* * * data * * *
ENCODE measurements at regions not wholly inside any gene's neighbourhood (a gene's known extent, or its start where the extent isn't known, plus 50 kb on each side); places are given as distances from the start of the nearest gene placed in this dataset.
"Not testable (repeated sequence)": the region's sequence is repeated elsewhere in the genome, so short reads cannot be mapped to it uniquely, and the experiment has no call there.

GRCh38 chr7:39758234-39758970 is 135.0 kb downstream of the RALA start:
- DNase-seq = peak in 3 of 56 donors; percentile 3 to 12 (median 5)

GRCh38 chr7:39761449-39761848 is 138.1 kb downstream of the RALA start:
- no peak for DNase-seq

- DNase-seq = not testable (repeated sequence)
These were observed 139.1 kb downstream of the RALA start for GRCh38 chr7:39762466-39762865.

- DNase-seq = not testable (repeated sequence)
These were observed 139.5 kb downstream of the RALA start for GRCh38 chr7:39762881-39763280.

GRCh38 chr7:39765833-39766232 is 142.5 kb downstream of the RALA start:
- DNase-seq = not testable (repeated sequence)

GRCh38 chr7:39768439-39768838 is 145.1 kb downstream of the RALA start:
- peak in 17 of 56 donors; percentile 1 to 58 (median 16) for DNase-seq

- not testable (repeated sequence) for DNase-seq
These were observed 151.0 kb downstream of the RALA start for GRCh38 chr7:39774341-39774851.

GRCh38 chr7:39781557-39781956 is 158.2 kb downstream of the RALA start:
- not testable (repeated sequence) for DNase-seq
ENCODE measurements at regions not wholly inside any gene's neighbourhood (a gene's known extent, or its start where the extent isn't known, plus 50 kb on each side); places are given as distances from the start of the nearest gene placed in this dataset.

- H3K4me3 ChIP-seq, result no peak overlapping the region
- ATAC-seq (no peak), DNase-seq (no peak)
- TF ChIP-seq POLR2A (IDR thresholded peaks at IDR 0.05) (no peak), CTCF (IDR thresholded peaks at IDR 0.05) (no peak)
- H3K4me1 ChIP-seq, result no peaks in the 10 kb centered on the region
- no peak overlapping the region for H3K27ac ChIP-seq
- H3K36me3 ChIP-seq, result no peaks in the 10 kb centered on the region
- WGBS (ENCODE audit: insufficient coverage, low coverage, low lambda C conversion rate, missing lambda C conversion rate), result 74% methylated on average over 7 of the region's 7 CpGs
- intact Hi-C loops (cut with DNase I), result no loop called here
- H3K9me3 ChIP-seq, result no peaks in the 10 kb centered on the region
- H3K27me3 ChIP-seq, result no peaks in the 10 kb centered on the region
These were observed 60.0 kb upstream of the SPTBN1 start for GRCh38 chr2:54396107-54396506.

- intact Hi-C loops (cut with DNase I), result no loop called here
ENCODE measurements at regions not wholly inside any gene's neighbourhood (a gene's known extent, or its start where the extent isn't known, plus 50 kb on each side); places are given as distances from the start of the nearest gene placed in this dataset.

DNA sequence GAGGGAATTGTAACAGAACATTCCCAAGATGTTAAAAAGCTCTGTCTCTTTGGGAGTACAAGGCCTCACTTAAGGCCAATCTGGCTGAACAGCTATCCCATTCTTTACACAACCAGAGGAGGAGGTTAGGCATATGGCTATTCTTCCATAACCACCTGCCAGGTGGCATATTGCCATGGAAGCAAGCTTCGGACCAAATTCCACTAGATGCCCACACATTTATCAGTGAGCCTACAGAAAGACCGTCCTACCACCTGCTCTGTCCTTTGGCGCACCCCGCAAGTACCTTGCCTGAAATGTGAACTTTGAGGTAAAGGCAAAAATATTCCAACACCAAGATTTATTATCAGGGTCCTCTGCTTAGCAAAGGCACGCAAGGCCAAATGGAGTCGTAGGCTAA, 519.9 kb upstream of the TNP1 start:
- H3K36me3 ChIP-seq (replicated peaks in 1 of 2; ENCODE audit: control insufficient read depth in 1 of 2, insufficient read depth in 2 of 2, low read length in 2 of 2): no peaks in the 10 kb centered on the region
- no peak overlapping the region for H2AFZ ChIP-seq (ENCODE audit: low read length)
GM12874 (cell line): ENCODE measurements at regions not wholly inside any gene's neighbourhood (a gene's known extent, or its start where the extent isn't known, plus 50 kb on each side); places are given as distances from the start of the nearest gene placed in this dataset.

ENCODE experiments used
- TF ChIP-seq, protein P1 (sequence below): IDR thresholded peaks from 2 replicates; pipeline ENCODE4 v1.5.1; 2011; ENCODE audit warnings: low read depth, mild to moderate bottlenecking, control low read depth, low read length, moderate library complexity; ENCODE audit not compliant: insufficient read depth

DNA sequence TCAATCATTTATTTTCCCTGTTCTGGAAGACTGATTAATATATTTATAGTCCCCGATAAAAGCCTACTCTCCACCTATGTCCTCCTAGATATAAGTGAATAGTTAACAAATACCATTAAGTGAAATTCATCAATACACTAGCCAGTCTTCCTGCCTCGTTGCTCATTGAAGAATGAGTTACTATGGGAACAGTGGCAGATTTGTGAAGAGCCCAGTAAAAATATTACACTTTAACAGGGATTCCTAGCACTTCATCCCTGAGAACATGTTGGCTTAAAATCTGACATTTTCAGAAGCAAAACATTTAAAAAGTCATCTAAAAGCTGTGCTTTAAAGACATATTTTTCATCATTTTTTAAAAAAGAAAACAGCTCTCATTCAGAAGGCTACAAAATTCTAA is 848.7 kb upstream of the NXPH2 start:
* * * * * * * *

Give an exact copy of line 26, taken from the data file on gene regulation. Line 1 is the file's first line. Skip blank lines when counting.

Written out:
- WGBS (ENCODE audit: insufficient coverage, low coverage, low lambda C conversion rate, missing lambda C conversion rate), result 74% methylated on average over 7 of the region's 7 CpGs